In this issue of Blood, Cines and colleagues discover that red blood cells take up an unusual, and hitherto undiscovered, shape that contributes to blood clotting.1
The red cells in the clot produce a polyhedral shape, which as it turns out, leads to an almost perfect seal of the clot, due to maximum cell-cell interaction and minimum interstitial space. The polyhedron is a shape with several flat surfaces and straight edges, which can be packed more tightly in small spaces than other more round shapes of similar volume. In analogy with the nomenclature for other red cell shapes such as macroovalocytes, microcytes, or poikilocytes, the authors call the new red cells polyhedrocytes (see figure). Polyhedrocytes occur particularly at the center of the clot, where the cells are most tightly packed. Toward the outer edges of the clot, the authors largely found normal, biconcave red cells or intermediate shapes and a higher concentration of fibrin fibers. The authors show that the formation of polyhedrocytes requires the presence of both fibrin and platelets, and they conclude that clot retraction due to the pulling of activated platelets on fibrin fibers, and the subsequent compression of red cells at the center of the clot, is the most likely cause for the generation of these types of cells.1
The role of red cells in hemostasis and thrombosis has recently attracted renewed attention. It was previously recognized that increased aggregation of red cells and changes in blood viscosity (which is largely determined by red cells) contribute to the risk of thrombosis. However, the red cell does not appear to be a mere bystander in blood clot formation because other studies have shown that red blood cells influence fibrin network structure and pore size.2 Recent studies have shown that red cells also influence the viscoelastic properties of the clot,3 and slow down fibrinolysis by different mechanisms not only based on reduced penetration of the clot by the fibrinolytic enzymes.4 Using atomic force microscopy, Carvalho and colleagues showed that red blood cells specifically interact with fibrin(ogen) via a β3-dependent integrin receptor.5 It is thought that this receptor interacts with the fibrinogen α-chain between residues 207 and 303.6 In addition, the red cell is able to produce microparticles that activate the coagulation7 and complement pathways.8 Taken together, these studies clearly show that the red blood cell actively contributes to processes involved in the stemming of bleeding and fighting infection.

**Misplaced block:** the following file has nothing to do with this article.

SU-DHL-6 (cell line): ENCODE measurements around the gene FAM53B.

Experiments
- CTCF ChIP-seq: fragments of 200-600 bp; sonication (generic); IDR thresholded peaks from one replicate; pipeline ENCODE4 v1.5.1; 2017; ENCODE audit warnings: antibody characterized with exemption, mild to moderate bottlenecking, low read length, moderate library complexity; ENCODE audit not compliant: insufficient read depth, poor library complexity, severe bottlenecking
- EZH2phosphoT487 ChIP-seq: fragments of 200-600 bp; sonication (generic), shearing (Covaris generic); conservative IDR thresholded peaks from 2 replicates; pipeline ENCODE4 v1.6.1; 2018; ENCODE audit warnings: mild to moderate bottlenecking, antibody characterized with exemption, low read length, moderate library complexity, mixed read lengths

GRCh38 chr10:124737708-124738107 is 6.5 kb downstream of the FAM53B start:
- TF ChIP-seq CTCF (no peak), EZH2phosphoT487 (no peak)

Many different shapes of red blood cells are known to exist, particularly in pathological conditions associated with anemia. Anemia induced by iron deficiency, for example, leads to the production of microcytes (unusually small red cells due to abnormalities in heme production), whereas anemia induced by folate or vitamin B12 deficiency associates with the formation of macroovalocytes (large oval-shaped red cells due to abnormalities in cell mitosis). Both types of acquired anemia are characterized by anisocytosis (cells of different sizes) and poikilocytosis (cells of varying shape). Hemolytic anemias may be caused by abnormalities in the red cell membrane due to mutations in the cytoskeletal protein spectrin,9 or glucose-6-phosphate dehydrogenase deficiency,10 leading to a reduced red cell lifespan associated with the presence of spherocytes (small and dense cells) or not. Another example of hemolytic anemia is sickle cell disease which is caused by mutations in the β-globin gene leading to hemoglobin aggregation and sickling of the red cell, also called drepanocyte. In view of this nomenclature based on red cell shapes, Cines and colleagues decided to call the new red cell a polyhedrocyte. This new shape of red cell, although it appears to be largely induced by external forces (clot retraction induced by platelets pulling on fibrin fibers), has an obvious functional role in providing a suitable structural seal for the blood clot.
Based on these findings, the notion that the red cell would be an innocent bystander when it comes to hemostasis and thrombosis can no longer be supported. It is perhaps not coincidental that the most abundant anucleate blood cell (the red cell) plays an important role together with the second most abundant and only other anucleate blood cell (the platelet) in the stemming of bleeding. These fundamental discoveries about the role of the red cell in clot formation reported in this issue of Blood may lead to future new developments in the treatment of diseases associated with bleeding or thrombosis.
Conflict-of-interest disclosure: The author declares no competing financial interests.